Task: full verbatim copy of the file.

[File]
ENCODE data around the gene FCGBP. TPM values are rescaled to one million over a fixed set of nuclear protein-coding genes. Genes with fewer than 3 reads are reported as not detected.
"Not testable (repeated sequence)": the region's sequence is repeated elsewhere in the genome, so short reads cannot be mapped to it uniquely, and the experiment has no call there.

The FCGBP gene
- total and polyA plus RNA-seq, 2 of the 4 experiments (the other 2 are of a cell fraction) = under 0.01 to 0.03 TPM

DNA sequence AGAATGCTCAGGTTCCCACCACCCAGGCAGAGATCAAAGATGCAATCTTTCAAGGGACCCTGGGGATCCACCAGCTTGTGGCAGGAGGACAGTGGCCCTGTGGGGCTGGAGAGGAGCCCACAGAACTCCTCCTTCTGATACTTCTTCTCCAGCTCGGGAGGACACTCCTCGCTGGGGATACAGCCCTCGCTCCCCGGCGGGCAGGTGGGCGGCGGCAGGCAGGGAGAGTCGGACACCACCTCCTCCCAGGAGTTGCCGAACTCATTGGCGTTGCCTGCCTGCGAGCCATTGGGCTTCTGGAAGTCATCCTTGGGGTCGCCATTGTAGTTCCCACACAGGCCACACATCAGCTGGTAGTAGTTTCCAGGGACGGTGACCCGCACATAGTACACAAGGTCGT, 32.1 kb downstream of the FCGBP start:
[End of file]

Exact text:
ENCODE data around the gene FCGBP. TPM values are rescaled to one million over a fixed set of nuclear protein-coding genes. Genes with fewer than 3 reads are reported as not detected.
"Not testable (repeated sequence)": the region's sequence is repeated elsewhere in the genome, so short reads cannot be mapped to it uniquely, and the experiment has no call there.

The FCGBP gene
- total and polyA plus RNA-seq, 2 of the 4 experiments (the other 2 are of a cell fraction) = under 0.01 to 0.03 TPM

DNA sequence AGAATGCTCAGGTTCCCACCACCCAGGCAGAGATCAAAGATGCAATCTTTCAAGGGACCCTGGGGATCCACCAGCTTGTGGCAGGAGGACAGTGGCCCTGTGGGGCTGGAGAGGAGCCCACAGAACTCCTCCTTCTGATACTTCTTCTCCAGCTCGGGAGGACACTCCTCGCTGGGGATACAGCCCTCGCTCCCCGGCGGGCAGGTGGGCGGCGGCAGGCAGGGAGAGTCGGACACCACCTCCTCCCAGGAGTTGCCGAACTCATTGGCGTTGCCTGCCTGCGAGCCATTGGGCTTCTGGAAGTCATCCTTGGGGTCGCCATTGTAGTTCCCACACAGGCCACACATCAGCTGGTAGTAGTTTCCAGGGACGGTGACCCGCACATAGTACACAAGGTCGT, 32.1 kb downstream of the FCGBP start: